Garrett Smithley was enjoying a meal at a local Mexican restaurant last year in Mooresville, North Carolina, when Justin Allgaier walked up.

The two are competitors in the NASCAR Xfinity Series, although Smithley doesn’t have many starts. But he was driving for B.J. McLeod last year, and McLeod’s organization uses previously-run JR Motorsports cars – the team Allgaier is a full-time driver for.

“He knew that information,” Smithley said of the cars. “So, he was asking me about the chassis number and was like, ‘Oh, th at was a good car!’ He sat there and talked to me for about 10 minutes, encouraging and pumping me up. He’s just always been a super-nice guy.”

It’s hard to find someone from the garage who doesn’t have a nice thing to say about Allgaier. The 37-year-old is not only a NASCAR veteran, but one who has made a career for himself in the Xfinity Series through two different stints. Allgaier ran full-time in the series from 2009 through 2013 before returning in 2016 after a brief, tough tenure in the Cup Series. He hasn’t left since.

Wayne Auton, the NASCAR Xfinity Series managing director, jokingly calls Allgaier the “senior citizen” of the garage. Allgaier, as Smithley, Auton, and others will attest, he’s become the series leader.

“The way he handles drivers is just awesome,” said Auton. “He’ll come and tell me, ‘I’m going to talk to this driver,’ and he does it in such a professional way.”

For four years, Noah Gragson had access to Allgaier as a teammate at JR Motorsports. Whether it was Allgaier lending time to himself or Sam Meyer, Gragson was continually impressed by Allgaier’s commitment to teaching.

‘When you’re a young guy, you don’t know the questions you need to be asking, especially coming into the Xfinity Series,” said Gragson. “You just don’t know what the right feel is for the car.

“I really appreciate Justin’s work ethic and his friendship and his teammate bond. He’s really opened-minded and willing to go the extra mile to help anybody out.”

Allgaier has embraced the role of leader in the garage. But it comes with a balance.

“I’m still competing against drivers so you don’t want to be out of bounds,” said Allgaier. “Every driver makes mistakes, it’s just a matter of scale and how you make them. But sometimes younger drivers don’t get the credit for making the good decisions they make, so we’ve talked a lot about that.”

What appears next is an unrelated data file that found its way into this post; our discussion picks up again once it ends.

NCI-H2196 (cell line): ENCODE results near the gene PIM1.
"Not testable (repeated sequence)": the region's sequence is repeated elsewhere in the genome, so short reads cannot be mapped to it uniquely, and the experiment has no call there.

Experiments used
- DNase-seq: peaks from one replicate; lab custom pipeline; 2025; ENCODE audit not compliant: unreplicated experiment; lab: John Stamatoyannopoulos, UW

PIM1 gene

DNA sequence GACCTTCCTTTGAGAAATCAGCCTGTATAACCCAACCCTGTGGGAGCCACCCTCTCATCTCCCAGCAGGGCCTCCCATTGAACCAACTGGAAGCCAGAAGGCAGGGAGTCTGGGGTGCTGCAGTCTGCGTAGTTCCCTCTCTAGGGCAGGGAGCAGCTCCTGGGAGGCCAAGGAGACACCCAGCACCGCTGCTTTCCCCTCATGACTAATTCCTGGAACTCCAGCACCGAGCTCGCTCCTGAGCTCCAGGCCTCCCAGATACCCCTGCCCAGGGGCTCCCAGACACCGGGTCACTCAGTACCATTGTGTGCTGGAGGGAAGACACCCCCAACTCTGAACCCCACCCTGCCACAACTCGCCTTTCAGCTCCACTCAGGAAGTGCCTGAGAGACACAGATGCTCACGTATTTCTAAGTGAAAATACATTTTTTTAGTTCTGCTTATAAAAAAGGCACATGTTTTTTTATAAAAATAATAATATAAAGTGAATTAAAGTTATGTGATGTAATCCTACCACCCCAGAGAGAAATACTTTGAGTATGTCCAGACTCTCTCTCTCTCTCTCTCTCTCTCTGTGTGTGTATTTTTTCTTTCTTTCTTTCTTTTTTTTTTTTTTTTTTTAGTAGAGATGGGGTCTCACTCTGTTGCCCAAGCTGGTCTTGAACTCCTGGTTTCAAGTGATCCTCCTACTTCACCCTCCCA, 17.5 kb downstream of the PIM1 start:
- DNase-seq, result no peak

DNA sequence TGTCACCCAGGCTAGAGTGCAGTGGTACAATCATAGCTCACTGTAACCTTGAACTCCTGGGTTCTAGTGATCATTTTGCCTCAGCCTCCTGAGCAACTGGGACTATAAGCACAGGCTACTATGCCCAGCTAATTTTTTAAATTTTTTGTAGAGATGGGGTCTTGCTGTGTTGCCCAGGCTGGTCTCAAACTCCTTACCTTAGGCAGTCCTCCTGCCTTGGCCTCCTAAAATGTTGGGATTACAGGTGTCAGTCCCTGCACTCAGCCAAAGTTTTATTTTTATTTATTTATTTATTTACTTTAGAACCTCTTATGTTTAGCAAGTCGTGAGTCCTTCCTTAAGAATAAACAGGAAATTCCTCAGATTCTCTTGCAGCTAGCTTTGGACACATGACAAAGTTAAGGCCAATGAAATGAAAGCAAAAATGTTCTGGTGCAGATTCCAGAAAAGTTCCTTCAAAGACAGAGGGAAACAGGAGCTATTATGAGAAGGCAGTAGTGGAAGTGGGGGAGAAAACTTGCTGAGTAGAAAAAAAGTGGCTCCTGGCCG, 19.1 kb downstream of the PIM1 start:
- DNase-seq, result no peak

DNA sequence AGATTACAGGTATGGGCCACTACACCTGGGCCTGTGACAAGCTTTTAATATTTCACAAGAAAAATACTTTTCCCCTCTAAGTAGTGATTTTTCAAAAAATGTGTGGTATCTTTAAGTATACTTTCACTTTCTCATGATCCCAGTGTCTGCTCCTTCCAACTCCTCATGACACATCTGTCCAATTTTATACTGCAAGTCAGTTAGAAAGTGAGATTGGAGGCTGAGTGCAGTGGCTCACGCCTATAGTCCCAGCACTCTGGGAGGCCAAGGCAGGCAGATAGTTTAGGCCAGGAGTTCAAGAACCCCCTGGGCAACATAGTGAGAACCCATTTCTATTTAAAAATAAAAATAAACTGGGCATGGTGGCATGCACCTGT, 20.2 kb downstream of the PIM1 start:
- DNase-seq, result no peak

Not all mistakes are malicious, Allgaier explained. And sometimes, a driver might not understand why that mistake happened the way it did.

NASCAR officials, like Auton, are well aware the Xfinity Series is full of younger drivers looking to make a name for themselves. Those same drivers, however, hope to be on the fast track to the Cup Series. Allgaier has nothing but respect for Auton’s role or the other officials who mentor drivers, but Allgaier, who loves being a series regular, wanted to play a part.

“I basically told (Auton), I love this series, and I love where I’m at, so how do I help? How do I help you?” Allgaier said. “How do I help the series get better? That’s been important to me. It’s hard when you still make mistakes. That’s where it becomes difficult is when I’m still actively making mistakes.”

There is a lot of turnover in the Xfinity Series from year to year, be it drivers changing teams or leaving the series altogether. Even still, Allgaier doesn’t hesitate to pass on any lessons because those drivers need to understand the information and apply it the best way possible.

“I feel like I had a lot of people invested in me when I was younger and first getting into this sport, and it was my goal to help everybody,” Allgaier said.

Harrison Burton ran in the Xfinity Series from 2019 through 2021. It didn’t matter that Burton was on a different team because he and Allgaier talked “quite a bit” during those years.

“I don’t know if he ever did what you imagined Dale (Earnhardt) Sr. would do putting the hand on your shoulder and saying, ‘Hey man, what are you doing gout there?’” said Burton with a laugh. “What was cool about him, even in my first year, I felt like he respected me as a driver and wanted to get to me.”

During his time in the Xfinity Series from 2018 through 2020, Chase Briscoe easily bonded with Allgaier. According to Briscoe, they talked “all the time,” and Allgaier was always there with a helping and leading hand.

“He was always the first guy to come over,” said Briscoe. “I remember my third or fourth race at Fontana, he came to the car right after practice and was like, ‘Hey, you need to do this, this, and this.’ So, he’s always been really good to me.”

Allgaier has made over 400 starts in the Xfinity Series with 20 career wins. He’s never finished worse than seventh in the championship standings. But his character will always stand above his accomplishments.

Smithley isn’t the only driver that Allgaier has come across while out and about. The coolest conversation Allgaier said he had, was with Ryan Preece at a Panera Bread.

“He was eating lunch when I walked in, and I sat down with him, and we ended up talking for about two hours about what the future looked like for him,” said Allgaier. “He was debating about moving back home and quitting the sport completely. We sat and just talked. Now, he’s got a great car in the Cup Series. Dream ride. I’m so pumped because my conversation with him did not affect the outcome of what he was going to do, but it was a great conversation.

“I think a lot of times in life, we don’t need a specific direction to go, we just need the high points. Then you kind of formulate your own decision on what the right answer is. I think for all of us, if you can take one piece of positive out a conversation, it’s totally worth it.

“Everything we do in life is about people and communication. So, for me, I just invest back into people, and the rest will sort itself out.”